Sometimes when we meditate we have exceptional experiences that we wouldn’t trade for anything. Other times we end up feeling bewildered or frustrated by the whole process. This is a natural pendulum effect that most meditators can relate to. Can keeping a meditation journal help?
Mindfulness is a progressive path that requires a good deal of patience. At some point you may find yourself in a rut where you wonder if your practice is stuck or even meaningless. It can be tempting to take a break from meditation or quit it altogether, even when you know deep down that it would be better to keep going. Keeping a meditation journal to document daily practice sessions can be a great motivator to keep you sitting and give you insights about how best to continue.
Benefits of meditation journals
One benefit of keeping a meditation journal is that, with time, it can give you some hindsight concerning your practice. Whether or not you’re getting the results you were hoping for isn’t quite the point – you will see a change over time, and this will inspire you to continue meditating. A journal may help you realize that your practice influences your daily life in positive ways off the cushion as well.
If you’ve been feeling stuck for a while now, it’s time to check in with a meditation instructor. A genuine teacher can help you identify and implement any necessary changes to your technique. He or she can also tell you when you’re on the right path and just need to develop more patience, and can help you understand what your strengths and weaknesses are. For this, a journal can be a very helpful reference to share. Maybe it’s your posture that has to be adjusted or… maybe it’s your expectations. Most long-term practitioners would agree that the hurdles are where they’ve learned the most.
As meditators, we constantly adjust our practice according to what we need to work on. Sometimes we need to loosen up; sometimes we need more discipline. Keeping a meditation journal helps us to review how our practice has changed over the past weeks and months. But a journal should in no case serve as a tool we might use to judge our meditation. This view is consistent with the open-mindedness that we cultivate: we are simply bearing witness to what is experienced, and don’t need to applaud or condemn it as we write or read in the future.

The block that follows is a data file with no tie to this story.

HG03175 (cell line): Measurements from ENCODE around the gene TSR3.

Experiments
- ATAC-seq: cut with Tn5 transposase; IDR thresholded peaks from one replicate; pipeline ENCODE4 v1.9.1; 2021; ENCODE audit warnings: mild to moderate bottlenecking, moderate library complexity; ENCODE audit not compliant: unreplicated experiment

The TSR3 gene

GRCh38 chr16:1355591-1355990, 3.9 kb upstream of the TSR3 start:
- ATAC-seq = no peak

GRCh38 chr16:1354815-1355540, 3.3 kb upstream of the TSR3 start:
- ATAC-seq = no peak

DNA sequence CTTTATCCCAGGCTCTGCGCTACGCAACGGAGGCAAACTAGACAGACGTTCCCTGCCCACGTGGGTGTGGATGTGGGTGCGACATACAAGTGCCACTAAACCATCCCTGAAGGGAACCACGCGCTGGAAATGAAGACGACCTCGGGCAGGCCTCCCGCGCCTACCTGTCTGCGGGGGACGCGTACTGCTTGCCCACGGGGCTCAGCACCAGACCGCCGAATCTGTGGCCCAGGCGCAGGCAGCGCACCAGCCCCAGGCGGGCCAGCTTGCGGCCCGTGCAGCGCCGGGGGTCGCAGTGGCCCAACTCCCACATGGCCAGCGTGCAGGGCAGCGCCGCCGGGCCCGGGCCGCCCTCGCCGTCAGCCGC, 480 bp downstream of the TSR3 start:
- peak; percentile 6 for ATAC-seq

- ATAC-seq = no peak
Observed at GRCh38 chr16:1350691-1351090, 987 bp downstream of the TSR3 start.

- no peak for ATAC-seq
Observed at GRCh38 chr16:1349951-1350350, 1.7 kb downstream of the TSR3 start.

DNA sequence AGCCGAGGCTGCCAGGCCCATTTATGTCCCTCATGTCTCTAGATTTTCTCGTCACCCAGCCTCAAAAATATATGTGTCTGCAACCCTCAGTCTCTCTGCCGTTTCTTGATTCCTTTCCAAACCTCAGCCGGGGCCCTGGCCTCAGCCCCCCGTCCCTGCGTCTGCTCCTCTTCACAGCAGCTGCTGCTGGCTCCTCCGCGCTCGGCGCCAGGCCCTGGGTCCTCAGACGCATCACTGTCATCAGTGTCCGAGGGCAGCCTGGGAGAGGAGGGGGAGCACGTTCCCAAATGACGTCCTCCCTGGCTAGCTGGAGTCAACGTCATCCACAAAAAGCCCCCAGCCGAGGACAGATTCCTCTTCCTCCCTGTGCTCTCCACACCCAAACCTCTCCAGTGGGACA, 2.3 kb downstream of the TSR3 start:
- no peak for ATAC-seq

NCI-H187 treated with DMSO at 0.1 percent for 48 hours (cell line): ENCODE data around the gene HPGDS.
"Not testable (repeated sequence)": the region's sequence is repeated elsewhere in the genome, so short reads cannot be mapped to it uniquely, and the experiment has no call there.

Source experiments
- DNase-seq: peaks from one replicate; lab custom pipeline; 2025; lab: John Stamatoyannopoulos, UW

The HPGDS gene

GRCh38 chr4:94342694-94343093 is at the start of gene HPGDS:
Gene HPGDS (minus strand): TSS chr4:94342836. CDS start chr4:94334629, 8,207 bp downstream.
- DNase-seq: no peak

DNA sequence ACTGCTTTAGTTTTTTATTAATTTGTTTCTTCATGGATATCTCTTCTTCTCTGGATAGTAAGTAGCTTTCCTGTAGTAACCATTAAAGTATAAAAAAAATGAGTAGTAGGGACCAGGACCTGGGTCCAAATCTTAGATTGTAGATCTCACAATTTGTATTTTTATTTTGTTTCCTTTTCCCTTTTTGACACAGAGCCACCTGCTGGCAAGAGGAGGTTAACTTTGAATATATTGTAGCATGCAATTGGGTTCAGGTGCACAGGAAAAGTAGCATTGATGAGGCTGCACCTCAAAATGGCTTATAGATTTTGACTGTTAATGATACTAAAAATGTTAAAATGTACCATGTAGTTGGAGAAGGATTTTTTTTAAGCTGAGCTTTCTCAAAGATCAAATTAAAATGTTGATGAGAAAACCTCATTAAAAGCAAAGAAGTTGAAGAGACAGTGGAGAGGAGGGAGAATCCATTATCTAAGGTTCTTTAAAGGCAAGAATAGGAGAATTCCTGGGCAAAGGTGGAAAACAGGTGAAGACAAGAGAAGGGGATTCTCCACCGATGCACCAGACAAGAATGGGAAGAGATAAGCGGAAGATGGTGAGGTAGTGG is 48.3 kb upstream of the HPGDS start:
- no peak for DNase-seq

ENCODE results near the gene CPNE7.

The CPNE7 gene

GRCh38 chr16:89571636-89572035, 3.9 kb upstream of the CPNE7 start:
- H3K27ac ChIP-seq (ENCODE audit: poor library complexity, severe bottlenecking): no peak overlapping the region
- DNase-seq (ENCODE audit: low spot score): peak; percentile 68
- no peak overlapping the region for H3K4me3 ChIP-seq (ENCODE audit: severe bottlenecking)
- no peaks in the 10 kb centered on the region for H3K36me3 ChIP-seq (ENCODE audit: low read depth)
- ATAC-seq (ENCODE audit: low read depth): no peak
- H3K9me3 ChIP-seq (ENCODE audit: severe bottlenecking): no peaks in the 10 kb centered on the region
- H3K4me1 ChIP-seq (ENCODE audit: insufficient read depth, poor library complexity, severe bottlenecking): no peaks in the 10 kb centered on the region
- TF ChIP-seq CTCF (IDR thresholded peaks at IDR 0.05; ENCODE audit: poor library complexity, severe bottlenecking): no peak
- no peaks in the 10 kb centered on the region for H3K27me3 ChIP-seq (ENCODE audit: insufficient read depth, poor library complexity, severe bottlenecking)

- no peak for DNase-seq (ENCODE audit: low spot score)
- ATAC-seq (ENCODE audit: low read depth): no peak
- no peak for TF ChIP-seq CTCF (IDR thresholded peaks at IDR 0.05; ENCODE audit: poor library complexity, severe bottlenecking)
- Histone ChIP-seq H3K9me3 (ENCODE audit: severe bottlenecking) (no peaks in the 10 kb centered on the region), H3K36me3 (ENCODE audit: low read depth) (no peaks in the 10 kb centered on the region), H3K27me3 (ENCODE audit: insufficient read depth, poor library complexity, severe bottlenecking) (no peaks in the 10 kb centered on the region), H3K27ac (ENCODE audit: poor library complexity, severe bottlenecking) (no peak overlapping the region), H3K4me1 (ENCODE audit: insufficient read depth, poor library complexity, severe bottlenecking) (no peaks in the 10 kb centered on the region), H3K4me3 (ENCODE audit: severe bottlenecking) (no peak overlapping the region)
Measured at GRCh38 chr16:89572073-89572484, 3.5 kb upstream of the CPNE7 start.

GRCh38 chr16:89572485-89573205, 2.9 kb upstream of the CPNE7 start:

We all have good days and bad days – at work, in our family and social lives, and when we sit. The important thing is to keep meditating every day, and to be aware of where we are and what we’re experiencing for those few minutes a day without self-congratulation and without despair.
Rachel Parrish, an advanced meditation instructor, says that meditation helps us change our habitual patterns and give us a new perspective. Few things are as boring as following a preset way of life! We all need a pinch of adventure, a touch of mystery and a slice of laughter every now and then. Meditation journals can help us break the mold and open our horizons.
Given the benefits of meditation journals, ask yourself if you’d like to try keeping one and journaling your sessions. It may help you grow more focused and fine-tune your technique. Check out this post for more information: Top Ten Easy Tips on How to Meditate. Most importantly, keep on sitting! And when you get writer’s cramp, you can take an online meditation course in mindfulness of breathing, so you’ll have something to write home about!